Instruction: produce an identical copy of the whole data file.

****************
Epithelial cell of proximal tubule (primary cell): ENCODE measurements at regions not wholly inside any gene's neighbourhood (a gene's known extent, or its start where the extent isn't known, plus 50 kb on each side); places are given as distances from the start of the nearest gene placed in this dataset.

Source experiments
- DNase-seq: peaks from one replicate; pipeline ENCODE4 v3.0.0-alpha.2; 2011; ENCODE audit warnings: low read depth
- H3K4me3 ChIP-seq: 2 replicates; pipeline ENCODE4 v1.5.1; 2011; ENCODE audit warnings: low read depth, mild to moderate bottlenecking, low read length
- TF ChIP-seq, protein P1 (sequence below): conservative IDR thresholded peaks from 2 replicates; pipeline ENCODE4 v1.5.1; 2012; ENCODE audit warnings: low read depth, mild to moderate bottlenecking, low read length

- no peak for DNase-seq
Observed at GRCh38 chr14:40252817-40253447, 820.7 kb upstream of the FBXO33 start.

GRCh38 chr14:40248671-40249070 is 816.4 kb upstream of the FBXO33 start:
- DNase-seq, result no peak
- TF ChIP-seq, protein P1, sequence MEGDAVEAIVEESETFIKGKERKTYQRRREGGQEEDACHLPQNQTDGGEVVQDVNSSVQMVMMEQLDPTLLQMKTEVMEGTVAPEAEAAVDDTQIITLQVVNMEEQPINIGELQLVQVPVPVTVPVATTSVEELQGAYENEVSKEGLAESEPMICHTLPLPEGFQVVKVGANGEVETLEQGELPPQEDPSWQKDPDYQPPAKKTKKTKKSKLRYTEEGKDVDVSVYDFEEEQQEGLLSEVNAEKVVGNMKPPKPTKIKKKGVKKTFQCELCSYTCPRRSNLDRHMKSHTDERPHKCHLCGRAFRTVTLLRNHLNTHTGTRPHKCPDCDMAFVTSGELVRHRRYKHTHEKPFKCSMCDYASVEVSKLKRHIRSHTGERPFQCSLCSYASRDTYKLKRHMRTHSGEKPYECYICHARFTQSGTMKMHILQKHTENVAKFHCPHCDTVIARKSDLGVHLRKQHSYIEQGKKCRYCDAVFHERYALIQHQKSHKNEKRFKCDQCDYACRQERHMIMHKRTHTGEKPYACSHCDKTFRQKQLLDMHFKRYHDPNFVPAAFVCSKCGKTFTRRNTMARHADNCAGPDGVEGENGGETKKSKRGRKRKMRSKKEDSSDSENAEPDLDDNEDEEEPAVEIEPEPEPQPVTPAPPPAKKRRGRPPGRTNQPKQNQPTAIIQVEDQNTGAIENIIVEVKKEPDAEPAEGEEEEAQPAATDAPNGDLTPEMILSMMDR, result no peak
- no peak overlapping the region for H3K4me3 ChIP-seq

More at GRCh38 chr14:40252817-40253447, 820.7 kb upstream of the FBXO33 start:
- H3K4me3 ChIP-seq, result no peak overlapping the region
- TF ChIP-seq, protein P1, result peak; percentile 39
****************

Epithelial cell of proximal tubule (primary cell): ENCODE measurements at regions not wholly inside any gene's neighbourhood (a gene's known extent, or its start where the extent isn't known, plus 50 kb on each side); places are given as distances from the start of the nearest gene placed in this dataset.

Source experiments
- DNase-seq: peaks from one replicate; pipeline ENCODE4 v3.0.0-alpha.2; 2011; ENCODE audit warnings: low read depth
- H3K4me3 ChIP-seq: 2 replicates; pipeline ENCODE4 v1.5.1; 2011; ENCODE audit warnings: low read depth, mild to moderate bottlenecking, low read length
- TF ChIP-seq, protein P1 (sequence below): conservative IDR thresholded peaks from 2 replicates; pipeline ENCODE4 v1.5.1; 2012; ENCODE audit warnings: low read depth, mild to moderate bottlenecking, low read length

- no peak for DNase-seq
Observed at GRCh38 chr14:40252817-40253447, 820.7 kb upstream of the FBXO33 start.

GRCh38 chr14:40248671-40249070 is 816.4 kb upstream of the FBXO33 start:
- DNase-seq, result no peak
- TF ChIP-seq, protein P1, sequence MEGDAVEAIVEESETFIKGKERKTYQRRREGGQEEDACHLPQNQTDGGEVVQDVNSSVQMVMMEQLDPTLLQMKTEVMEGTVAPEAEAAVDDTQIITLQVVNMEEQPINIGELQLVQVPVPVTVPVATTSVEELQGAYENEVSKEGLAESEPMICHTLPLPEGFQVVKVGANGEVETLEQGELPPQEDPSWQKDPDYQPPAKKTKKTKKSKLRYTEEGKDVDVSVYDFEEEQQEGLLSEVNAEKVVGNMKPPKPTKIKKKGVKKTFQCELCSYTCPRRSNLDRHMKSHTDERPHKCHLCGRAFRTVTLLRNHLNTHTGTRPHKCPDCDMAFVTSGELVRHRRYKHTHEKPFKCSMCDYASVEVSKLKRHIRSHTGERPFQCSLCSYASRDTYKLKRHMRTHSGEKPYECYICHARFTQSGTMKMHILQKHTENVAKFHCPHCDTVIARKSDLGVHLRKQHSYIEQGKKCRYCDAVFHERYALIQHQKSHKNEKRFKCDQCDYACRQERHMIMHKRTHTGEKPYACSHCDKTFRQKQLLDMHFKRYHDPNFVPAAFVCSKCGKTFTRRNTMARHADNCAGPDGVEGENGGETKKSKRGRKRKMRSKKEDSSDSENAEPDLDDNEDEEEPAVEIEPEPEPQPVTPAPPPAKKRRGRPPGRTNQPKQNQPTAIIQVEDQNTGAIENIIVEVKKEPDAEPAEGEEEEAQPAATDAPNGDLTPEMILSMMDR, result no peak
- no peak overlapping the region for H3K4me3 ChIP-seq

More at GRCh38 chr14:40252817-40253447, 820.7 kb upstream of the FBXO33 start:
- H3K4me3 ChIP-seq, result no peak overlapping the region
- TF ChIP-seq, protein P1, result peak; percentile 39